Tania Rochelle


Focus on the spiked wooden fence
that circles the playground,
on the giant plastic slide
with the long dark tunnel; have faith
that whoever slips in
slips out again unchanged,
that the swings are chained tight
to the overhead post,
that the big kid
pushing the merry-go-round
is kind, and the dog
bound for the ball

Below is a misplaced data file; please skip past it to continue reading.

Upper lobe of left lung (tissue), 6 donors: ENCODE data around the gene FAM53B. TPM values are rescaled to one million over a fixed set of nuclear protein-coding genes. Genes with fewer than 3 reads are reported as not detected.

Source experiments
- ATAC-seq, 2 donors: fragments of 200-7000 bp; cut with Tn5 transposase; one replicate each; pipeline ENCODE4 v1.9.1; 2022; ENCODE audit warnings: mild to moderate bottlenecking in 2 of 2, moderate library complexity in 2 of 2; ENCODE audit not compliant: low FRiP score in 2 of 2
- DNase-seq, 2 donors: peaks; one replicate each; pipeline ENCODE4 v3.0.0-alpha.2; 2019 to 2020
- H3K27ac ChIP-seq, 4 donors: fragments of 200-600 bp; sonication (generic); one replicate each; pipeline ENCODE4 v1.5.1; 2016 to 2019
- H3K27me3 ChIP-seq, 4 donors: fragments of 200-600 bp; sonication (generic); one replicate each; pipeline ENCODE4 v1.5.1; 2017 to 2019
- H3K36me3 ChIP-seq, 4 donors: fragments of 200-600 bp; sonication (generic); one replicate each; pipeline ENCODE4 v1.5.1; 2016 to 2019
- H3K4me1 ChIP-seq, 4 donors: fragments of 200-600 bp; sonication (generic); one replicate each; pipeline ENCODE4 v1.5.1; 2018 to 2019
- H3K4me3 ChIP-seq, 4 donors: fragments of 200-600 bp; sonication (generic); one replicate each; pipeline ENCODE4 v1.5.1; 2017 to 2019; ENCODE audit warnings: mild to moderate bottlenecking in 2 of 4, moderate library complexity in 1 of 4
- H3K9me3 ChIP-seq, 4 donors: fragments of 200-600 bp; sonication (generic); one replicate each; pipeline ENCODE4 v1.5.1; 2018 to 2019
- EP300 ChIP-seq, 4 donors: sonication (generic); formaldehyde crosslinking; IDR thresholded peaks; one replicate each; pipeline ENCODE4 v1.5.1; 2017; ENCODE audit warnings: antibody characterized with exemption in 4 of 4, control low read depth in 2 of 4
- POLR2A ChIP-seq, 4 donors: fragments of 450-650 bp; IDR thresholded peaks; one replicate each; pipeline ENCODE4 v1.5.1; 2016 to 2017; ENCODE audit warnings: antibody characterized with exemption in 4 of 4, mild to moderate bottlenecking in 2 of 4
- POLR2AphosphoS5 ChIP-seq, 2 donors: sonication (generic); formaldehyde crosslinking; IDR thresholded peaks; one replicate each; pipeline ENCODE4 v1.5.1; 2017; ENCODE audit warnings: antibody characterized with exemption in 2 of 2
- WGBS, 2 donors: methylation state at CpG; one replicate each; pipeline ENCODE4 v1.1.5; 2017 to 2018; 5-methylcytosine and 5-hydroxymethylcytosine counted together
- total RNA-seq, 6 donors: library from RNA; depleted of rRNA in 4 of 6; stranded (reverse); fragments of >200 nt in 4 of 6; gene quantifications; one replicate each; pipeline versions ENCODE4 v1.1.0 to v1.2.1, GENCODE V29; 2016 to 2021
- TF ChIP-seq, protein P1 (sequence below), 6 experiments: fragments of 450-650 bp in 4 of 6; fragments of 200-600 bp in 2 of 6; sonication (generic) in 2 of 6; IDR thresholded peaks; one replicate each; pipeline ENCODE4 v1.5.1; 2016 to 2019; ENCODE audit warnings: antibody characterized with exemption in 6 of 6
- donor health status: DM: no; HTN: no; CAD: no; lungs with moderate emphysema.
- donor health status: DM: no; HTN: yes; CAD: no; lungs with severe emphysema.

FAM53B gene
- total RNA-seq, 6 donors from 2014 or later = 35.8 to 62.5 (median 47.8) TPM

in the little boy’s hand
won’t bite. Focus,
from the passenger seat
of your husband’s parked SUV,
through the window
permanently smudged
by your daughter’s breath,
through the messages
she scrawled weeks ago:
Wash me, LC hearts JB,
reappearing as the glass fogs.
Focus on another family’s
father, grilling burgers—not on this
man beside you, now unraveling
a thread that turns
your last ten years to fiction,
who chose this place for his confession.

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